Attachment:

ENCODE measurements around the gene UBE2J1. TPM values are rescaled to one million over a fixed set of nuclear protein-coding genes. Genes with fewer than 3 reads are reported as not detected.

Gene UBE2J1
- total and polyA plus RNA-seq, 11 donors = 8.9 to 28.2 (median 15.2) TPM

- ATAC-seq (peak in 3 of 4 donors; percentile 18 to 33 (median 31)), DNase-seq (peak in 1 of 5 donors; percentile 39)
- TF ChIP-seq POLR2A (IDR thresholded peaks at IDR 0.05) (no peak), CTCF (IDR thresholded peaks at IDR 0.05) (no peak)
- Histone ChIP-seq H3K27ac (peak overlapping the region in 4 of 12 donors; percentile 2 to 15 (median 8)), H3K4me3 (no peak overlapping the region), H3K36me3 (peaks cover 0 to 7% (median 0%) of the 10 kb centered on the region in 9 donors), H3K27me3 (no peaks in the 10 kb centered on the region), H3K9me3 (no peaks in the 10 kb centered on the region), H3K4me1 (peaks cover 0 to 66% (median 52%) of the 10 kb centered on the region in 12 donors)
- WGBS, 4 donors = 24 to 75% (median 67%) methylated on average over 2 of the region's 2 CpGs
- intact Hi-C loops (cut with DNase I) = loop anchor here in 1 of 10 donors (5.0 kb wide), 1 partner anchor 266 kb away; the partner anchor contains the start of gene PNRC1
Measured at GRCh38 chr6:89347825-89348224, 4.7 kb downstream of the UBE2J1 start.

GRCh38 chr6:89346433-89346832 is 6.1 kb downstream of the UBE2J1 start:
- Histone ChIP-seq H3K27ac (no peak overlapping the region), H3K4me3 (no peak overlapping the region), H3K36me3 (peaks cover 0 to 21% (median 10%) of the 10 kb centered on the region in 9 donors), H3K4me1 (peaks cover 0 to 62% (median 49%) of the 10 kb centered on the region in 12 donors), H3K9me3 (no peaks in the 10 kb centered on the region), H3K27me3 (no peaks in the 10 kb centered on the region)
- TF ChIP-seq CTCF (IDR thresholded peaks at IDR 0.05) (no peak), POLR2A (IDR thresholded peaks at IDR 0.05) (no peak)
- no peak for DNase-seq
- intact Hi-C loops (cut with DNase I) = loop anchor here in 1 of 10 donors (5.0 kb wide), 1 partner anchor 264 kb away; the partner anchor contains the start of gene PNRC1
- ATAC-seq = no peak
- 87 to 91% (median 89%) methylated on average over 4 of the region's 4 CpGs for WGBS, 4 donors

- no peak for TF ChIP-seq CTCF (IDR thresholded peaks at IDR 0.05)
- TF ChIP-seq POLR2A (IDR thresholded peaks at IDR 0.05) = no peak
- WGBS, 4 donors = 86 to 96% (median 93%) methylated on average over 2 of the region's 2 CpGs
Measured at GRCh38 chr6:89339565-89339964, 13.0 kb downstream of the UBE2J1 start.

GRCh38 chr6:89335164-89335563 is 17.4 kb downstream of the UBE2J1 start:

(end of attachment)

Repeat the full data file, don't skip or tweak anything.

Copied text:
ENCODE measurements around the gene UBE2J1. TPM values are rescaled to one million over a fixed set of nuclear protein-coding genes. Genes with fewer than 3 reads are reported as not detected.

Gene UBE2J1
- total and polyA plus RNA-seq, 11 donors = 8.9 to 28.2 (median 15.2) TPM

- ATAC-seq (peak in 3 of 4 donors; percentile 18 to 33 (median 31)), DNase-seq (peak in 1 of 5 donors; percentile 39)
- TF ChIP-seq POLR2A (IDR thresholded peaks at IDR 0.05) (no peak), CTCF (IDR thresholded peaks at IDR 0.05) (no peak)
- Histone ChIP-seq H3K27ac (peak overlapping the region in 4 of 12 donors; percentile 2 to 15 (median 8)), H3K4me3 (no peak overlapping the region), H3K36me3 (peaks cover 0 to 7% (median 0%) of the 10 kb centered on the region in 9 donors), H3K27me3 (no peaks in the 10 kb centered on the region), H3K9me3 (no peaks in the 10 kb centered on the region), H3K4me1 (peaks cover 0 to 66% (median 52%) of the 10 kb centered on the region in 12 donors)
- WGBS, 4 donors = 24 to 75% (median 67%) methylated on average over 2 of the region's 2 CpGs
- intact Hi-C loops (cut with DNase I) = loop anchor here in 1 of 10 donors (5.0 kb wide), 1 partner anchor 266 kb away; the partner anchor contains the start of gene PNRC1
Measured at GRCh38 chr6:89347825-89348224, 4.7 kb downstream of the UBE2J1 start.

GRCh38 chr6:89346433-89346832 is 6.1 kb downstream of the UBE2J1 start:
- Histone ChIP-seq H3K27ac (no peak overlapping the region), H3K4me3 (no peak overlapping the region), H3K36me3 (peaks cover 0 to 21% (median 10%) of the 10 kb centered on the region in 9 donors), H3K4me1 (peaks cover 0 to 62% (median 49%) of the 10 kb centered on the region in 12 donors), H3K9me3 (no peaks in the 10 kb centered on the region), H3K27me3 (no peaks in the 10 kb centered on the region)
- TF ChIP-seq CTCF (IDR thresholded peaks at IDR 0.05) (no peak), POLR2A (IDR thresholded peaks at IDR 0.05) (no peak)
- no peak for DNase-seq
- intact Hi-C loops (cut with DNase I) = loop anchor here in 1 of 10 donors (5.0 kb wide), 1 partner anchor 264 kb away; the partner anchor contains the start of gene PNRC1
- ATAC-seq = no peak
- 87 to 91% (median 89%) methylated on average over 4 of the region's 4 CpGs for WGBS, 4 donors

- no peak for TF ChIP-seq CTCF (IDR thresholded peaks at IDR 0.05)
- TF ChIP-seq POLR2A (IDR thresholded peaks at IDR 0.05) = no peak
- WGBS, 4 donors = 86 to 96% (median 93%) methylated on average over 2 of the region's 2 CpGs
Measured at GRCh38 chr6:89339565-89339964, 13.0 kb downstream of the UBE2J1 start.

GRCh38 chr6:89335164-89335563 is 17.4 kb downstream of the UBE2J1 start: